Quick Shape Layer Navigation

You have a simple problem: a Shape Layer in your comp has many, many Groups. Maybe you imported an Illustrator file and converted it to Shapes, hoping to get access to the path for that one squircle because a rounded rectangle will not do. You just need to be able to track that shape down. Everything’s overlapped, so there no way of just clicking on that squircle. Those full-comp-size paths that AE adds when it can’t deal with Illustrator styling… they’re all in the way. What a nightmare. You just need to be able to navigate the groups like you do with layers. And, obviously, Adobe didn’t build in a command/control + up or command/control + down equivalent keyboard shortcut to step through Shape Groups because of course it didn’t.

Sure, there are probably big, all-in-one Shape Layer utility scripts you can buy that probably have this functionality built-in. You may already own one. Do you remember which tab it’s in? Uh oh. Did you not configure the bar with those buttons? How could you not? How do you do that? Go back to the product page for the documentation. (Sorry. That was salty.)

You just need a quick way to click through the groups to find that squircle. The need is simple. You’re not looking to navigate a hierarchy– you’re not diving down to children folders. You’re not editing the fill opacity of every shape. You’re not adding a Polystar with 10 points to every group. (How did you ever get by without that 10-point Polystar button?) You just need to step through the top-level groups. The Composition window gives you the visual feedback to know when you’ve found the right group. Up and down buttons. That’s all you need. Simple.

{
  function navShapeGroups(dir){
    var prop = app.project.activeItem.selectedProperties;
    if (prop.length == 1) {
      var p = prop[0];
      if (p.matchName == "ADBE Vector Group"){
        var ind = p.propertyIndex;
        var parGroup = p.propertyGroup(1);
        if (dir == -1 && ind > 1) {
          p.selected = false;
          parGroup.property(ind + dir).selected = true;
        }
        if (dir == 1 && ind < parGroup.numProperties){
          p.selected = false;
          parGroup.property(ind + dir).selected = true;
        }
      }
    }
  }
  function myScript(thisObj) {
    function myScript_buildUI(thisObj) {
      var myPanel = (thisObj instanceof Panel) ? thisObj : new Window("palette", "sm_quickShapeLayerNav", [0, 0, 50, 50]);
      res = "group{orientation:'column', alignment:['fill', 'fill'], alignChildren:['fill', 'fill'], spacing:2,\
              upButton: Button{text:'⯅'},\
              downButton: Button{text:'⯆'},\
      }"
      // Adds resource string to panel
      myPanel.grp = myPanel.add(res);
      // Assign function to UI elements
      myPanel.grp.upButton.onClick = function(){
        navShapeGroups(-1);
      };
      myPanel.grp.downButton.onClick = function(){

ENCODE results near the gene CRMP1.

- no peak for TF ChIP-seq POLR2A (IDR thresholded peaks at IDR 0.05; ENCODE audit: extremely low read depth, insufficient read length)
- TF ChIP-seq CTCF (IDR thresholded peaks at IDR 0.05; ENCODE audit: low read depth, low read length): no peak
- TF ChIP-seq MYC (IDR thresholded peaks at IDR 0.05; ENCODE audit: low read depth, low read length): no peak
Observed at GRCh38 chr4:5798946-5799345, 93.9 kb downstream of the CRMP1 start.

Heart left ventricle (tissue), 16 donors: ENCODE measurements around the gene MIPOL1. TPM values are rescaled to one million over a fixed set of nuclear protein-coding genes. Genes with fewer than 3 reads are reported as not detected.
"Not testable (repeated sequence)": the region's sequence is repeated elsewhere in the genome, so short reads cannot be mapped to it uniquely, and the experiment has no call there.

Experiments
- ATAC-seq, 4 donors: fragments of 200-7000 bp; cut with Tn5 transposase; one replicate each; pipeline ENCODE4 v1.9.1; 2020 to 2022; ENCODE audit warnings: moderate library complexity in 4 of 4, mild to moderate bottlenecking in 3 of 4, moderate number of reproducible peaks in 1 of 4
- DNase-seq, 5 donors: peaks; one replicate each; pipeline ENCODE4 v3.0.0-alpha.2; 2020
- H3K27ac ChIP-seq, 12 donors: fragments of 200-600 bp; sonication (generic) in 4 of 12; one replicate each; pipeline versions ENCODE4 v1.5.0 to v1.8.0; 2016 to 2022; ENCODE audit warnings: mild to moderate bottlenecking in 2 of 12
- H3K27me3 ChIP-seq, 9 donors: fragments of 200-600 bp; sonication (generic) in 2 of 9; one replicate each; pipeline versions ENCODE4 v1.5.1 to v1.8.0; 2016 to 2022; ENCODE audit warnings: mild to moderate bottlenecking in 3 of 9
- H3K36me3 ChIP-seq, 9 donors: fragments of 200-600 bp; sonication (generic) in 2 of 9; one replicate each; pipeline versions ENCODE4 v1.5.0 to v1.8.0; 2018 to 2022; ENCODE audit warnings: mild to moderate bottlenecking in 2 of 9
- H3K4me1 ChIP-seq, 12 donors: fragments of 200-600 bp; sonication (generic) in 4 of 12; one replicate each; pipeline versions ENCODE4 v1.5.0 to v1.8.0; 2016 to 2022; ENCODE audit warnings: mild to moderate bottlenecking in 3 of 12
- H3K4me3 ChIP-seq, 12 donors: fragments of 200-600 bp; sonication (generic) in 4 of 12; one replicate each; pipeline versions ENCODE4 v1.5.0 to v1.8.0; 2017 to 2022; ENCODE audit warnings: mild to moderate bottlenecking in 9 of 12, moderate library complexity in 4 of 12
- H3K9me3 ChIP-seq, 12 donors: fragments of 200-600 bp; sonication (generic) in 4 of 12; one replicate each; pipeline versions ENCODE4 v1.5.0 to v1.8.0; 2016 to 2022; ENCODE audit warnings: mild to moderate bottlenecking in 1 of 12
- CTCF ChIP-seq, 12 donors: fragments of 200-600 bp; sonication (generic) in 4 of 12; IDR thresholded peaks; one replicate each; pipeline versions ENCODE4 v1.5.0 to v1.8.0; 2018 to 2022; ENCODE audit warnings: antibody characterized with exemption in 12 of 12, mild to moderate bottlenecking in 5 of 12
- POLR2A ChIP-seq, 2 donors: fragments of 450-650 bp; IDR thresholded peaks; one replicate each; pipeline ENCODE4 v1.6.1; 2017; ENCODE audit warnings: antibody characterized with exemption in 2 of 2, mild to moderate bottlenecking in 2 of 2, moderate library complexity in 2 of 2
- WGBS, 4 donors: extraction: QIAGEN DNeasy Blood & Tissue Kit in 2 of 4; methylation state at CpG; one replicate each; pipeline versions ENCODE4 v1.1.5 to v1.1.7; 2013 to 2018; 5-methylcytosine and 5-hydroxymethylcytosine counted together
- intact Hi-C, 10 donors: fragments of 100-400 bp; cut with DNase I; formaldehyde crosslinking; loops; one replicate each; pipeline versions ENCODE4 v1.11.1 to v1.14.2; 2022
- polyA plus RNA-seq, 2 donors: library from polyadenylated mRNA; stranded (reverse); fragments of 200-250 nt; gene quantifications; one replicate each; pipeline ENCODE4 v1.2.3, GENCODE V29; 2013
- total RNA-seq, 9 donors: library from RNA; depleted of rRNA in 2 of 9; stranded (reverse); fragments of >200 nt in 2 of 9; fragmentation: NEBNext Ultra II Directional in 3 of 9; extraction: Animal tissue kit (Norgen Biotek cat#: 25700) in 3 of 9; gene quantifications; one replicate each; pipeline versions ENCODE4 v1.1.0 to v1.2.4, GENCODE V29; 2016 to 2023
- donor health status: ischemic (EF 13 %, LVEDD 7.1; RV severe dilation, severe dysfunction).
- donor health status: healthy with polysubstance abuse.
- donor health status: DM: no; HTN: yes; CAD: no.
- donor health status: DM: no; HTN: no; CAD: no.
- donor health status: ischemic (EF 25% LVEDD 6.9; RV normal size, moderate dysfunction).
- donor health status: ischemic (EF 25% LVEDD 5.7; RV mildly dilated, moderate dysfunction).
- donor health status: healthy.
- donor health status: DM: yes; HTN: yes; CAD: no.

navShapeGroups(1);
      };
      // Setup panel sizing and make panel resizable
      myPanel.layout.layout(true);
      //myPanel.grp.minimumSize = myPanel.grp.size;
      myPanel.layout.resize();
      myPanel.onResizing = myPanel.onResize = function () {this.layout.resize();}
      return myPanel;
    }
    // Build script panel
    var myScriptPal = myScript_buildUI(thisObj);
    if ((myScriptPal != null) && (myScriptPal instanceof Window)) {
        myScriptPal.center();
        myScriptPal.show();
    }
   }
 // Execute script
 myScript(this);
}

I won’t go into too much detail about the specifics, but I’m leaning heavily on propertyGroup() attribute to access Shape Groups located before and after the current selected Group (the siblings). (And yes. You could use parentProperty in this example, in place of propertyGroup(1).)

shape layer navigation script demo
Up and down. Is that too much to ask?

There are definitely ways to improve/augment this script. For example, I’ve forced the script to only work when one Shape Group is selected– to make my boundary checking more simple (the cases where we’ve reached the bottom Group or top Group).

For my particular use case, this script doesn’t need to do anything differently. It’s a script that works for me. I don’t have error checks that you’d expect to find in a script you’d buy or download. It only works when the golden path is appeased. There are no alerts to tell me what I’m doing wrong. It works correctly or it doesn’t work at all.

The point of scripting this way is self-reliance. You know more than anyone how you work. The things you need to automate are uniquely your own. Learn to script in a lean way. Get more things done. The pressure to think through every possible scenario– and each escape plan for all of the ways your script can go wrong– is real. It’s real because scripting is programming. There’s a way to script that is messy and fast, though. A way that will leave you with a folder full of shamefully sloppy, hard-coded scripts that… like… set the radius of the third instance on a Circle Effect on every layer to the x-scale of the layer above…. or jam a padded-number prefix onto every layers’ name based on the distance away from the “nucleus” layer. Once you need to operate on more than 10 layers, you should really see what you can accomplish with a script. And don’t worry about the mess. You’re the only one who needs to see it.

Published by thatsmadden

I'm an animation artist with an interest in code-driven motion.

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